The need to be understood. Yep, isn’t this why we pick up the pen in the first place? We want to share our thoughts on life and emotions and feel the connection with the world. We want others to say “yeah, I get you, I totally feel that way, too.”
The pursuit of being original. But, really, it’s scary. Which is why you can’t tell some teen girls or guys apart. The straight hair chalked in pink and blue, skinny jeans, obsession with piercings, nail art and all things skulls. We writers try to mimic what’s safe. What we know is the trend right now. But, that doesn’t work. If you’re the same as the masses, you’ll disappear.
Keep your posse close: We can all learn from the tight pack of teenagers. Despite the drama, teens band together to feed off of each other’s energy and humor and feeling of connection. Writers need their pack of other creatives, too. To encourage and push us on, to cheer our successes and keep us real when the blocks form and the rejection slips come back.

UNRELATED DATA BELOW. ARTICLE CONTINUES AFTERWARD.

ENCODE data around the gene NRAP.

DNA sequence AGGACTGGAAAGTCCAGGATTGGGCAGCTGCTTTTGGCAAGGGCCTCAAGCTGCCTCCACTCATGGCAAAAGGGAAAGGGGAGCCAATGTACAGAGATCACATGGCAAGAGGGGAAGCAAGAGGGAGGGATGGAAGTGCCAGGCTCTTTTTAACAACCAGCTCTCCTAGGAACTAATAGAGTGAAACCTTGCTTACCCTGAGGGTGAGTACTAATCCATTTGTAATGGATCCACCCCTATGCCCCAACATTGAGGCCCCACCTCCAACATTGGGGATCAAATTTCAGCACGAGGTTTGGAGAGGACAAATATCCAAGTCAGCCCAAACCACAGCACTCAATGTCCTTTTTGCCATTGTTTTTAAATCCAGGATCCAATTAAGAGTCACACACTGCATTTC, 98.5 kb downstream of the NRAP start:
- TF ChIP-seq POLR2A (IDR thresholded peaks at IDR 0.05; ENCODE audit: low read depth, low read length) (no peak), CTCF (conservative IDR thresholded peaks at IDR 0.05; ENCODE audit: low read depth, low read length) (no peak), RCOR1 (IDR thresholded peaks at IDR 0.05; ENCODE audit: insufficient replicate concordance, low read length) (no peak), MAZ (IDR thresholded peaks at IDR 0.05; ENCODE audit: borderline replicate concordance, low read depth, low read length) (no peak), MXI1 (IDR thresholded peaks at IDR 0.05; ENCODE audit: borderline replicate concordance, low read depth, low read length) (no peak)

Be rebellious. OK, I would not encourage my own teenager to do this, but of course he will. Afterall, he’s my kid. And he has strong opinions on things. He makes them known. Writers need to make their opinions known, too. This is called our VOICE. Our style. Be honest in your writing. It doesn’t mean writing about the snotty Room Mother not using your craft idea for the classroom party, but going deeper and writing about the neglect she feels at home from her Very.Important.Big.Shot husband.
Be selfish. Again, not something I’d encourage in my son, but as writers, especially if we have kids, day jobs or spouses, our writing tends to drop off our radar. We become crabby, bratty, temperamental (like a teen?) So instead, be a little selfish and SCHEDULE time for writing, even if it means missing one Sunday dinner a month at your in-laws. (you can thank me later!)